Originally published in the June 15, 2015 issue of Nash Country Weekly magazine.
When Sam Hunt takes the stage at LP Field on June 11, his CMA Music Festival audience will be a little bit bigger than last year’s—actually, it’ll be nearly 250 times bigger. In 2014, he played a free midnight gig at the cramped Silver Dollar Saloon (max capacity: 250) in downtown Nashville after the stadium lights had clunked off, signaling the end of the day’s official events. But despite his relative obscurity back then, a crowd of heat-exhausted country music fans showed up for his after-hours set.
“Last year we were brand-new and didn’t think a lot of people knew who we were,” Sam tells Nash Country Weekly in his thick Georgia drawl. “That’s the good thing about CMA Fest: the people who come to town are the fans who know everybody who’s out and who the up-and-coming artists are.”
Over the past year, Sam has transformed from that buzzy on-the-rise artist into a certified star straddling both country and pop radio—as well as a dizzying array of other genres. Last October, he released his debut album, Montevallo, which went No. 1 and has so far produced two hit singles: the slick
late-night jam “Leave the Night On,” followed by the slower, darker “Take Your Time.” (He’s the first artist to arrive with back-to-back No. 1 singles since 2012.) Capitalizing on that momentum, he sold out his first-ever headlining tour within minutes, and he was a Best New Artist nominee at the Academy of Country Music Awards in April. When he visited Nash Country Weekly to talk about his latest single, “House Party,” he was in between stops on Lady Antebellum’s Wheels Up Tour, where he’s sharing opener duties with Hunter Hayes.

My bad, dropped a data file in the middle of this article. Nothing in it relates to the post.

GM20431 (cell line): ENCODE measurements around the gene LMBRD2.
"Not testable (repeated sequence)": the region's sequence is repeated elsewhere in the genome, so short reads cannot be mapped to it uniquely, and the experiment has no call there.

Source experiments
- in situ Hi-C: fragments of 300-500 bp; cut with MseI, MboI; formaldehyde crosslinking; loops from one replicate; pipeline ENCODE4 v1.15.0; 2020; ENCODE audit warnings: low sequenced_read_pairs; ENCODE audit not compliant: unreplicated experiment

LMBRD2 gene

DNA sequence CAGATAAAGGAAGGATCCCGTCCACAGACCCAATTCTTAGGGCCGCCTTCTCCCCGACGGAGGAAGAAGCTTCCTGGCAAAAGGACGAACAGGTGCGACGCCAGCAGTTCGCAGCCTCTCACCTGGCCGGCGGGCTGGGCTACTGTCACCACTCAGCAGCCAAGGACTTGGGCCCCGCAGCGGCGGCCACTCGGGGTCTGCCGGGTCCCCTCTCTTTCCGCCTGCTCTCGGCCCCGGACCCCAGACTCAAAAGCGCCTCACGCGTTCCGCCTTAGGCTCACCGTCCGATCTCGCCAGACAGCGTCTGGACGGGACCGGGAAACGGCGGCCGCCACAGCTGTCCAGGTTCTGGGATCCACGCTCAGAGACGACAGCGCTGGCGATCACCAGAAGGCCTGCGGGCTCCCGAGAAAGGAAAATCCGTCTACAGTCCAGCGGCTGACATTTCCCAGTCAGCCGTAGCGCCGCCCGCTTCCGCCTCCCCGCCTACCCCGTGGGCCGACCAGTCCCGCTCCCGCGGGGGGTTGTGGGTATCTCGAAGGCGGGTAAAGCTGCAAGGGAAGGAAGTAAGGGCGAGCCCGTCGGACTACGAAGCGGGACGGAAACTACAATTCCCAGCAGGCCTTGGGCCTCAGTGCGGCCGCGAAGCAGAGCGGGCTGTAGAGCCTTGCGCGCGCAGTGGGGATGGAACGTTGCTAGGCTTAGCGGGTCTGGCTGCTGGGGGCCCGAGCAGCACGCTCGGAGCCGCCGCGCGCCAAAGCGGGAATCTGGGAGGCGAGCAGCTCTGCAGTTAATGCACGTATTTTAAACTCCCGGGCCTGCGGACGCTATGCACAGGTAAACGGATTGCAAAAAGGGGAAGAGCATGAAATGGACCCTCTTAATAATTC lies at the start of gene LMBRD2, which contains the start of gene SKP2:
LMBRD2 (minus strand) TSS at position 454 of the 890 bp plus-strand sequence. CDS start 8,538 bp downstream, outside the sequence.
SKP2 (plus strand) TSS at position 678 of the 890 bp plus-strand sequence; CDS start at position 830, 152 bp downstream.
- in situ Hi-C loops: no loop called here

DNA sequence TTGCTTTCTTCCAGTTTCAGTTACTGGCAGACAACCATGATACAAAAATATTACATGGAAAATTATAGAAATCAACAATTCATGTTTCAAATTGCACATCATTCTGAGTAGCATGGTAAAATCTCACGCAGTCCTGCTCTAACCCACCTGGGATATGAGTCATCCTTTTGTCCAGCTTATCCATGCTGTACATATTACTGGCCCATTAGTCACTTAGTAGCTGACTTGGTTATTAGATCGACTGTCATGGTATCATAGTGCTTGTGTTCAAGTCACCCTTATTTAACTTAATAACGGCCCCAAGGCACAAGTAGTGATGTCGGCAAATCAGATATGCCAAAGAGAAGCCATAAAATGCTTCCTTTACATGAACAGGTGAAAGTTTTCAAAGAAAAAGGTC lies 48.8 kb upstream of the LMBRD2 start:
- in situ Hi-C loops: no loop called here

None of that, though, is how Sam gauges his own success.
“I sense how it’s growing based off how many people come out to the shows, how many songs they know that they’re singing back,” Sam says. “And it’s cool to see within just two or three months of the record coming out, people singing the bridge of track nine, word for word. You’ve had to live with the record and listen to it multiple times to know those lyrics.”
For the uninitiated, the lines he’s referencing are, Mama’s prayers and Daddy’s speech / Front porch philosophies / A little too young and dumb to see /
Just what it all meant to me. Sam’s earliest fans have known those lyrics long before they were able to download Montevallo. They’re from the song “Raised on It,” an homage to down-home, back-roads living that Sam released independently—appropriately via mixtape—before signing with MCA Nashville.
“We kind of had this underground thing going on for a little while that really helped,” Sam explains. “I feel like people were really proud to share our music with other people, and I think that’s important.”
After all, it was through the sharing of music that Sam developed his own musical style. On Montevallo, Sam takes country’s most basic ingredient—sentiments about growing up and experiencing life in the South—and filters it through all the genres he’s been exposed to over the past 30 years. There’s the ’90s country that was inescapable in his rural hometown of Cedartown, Ga., the soul and Americana influences from his tight-knit circle of family and friends, and eventually the rap and hip-hop from his football teammates at University of Alabama at Birmingham. Somewhere along the way, EDM and mainstream pop also wafted in. It’s a truly fascinating phenomenon and you might need to listen to Montevallo a few times to fully process—and appreciate—what’s going on. There’s a bass line inspired by R&B’s Ginuwine in the chorus of “Break Up in a Small Town,” for example, and the album closer, “Speakers,” is a John Mayer–like recollection of sexy times (in a truck, of course). The result is unexpected enough to be refreshing, safe enough to be radio-friendly—and exactly why Sam continues to score with listeners and critics alike. Well . . . at least most of them (see sidebar, page 44).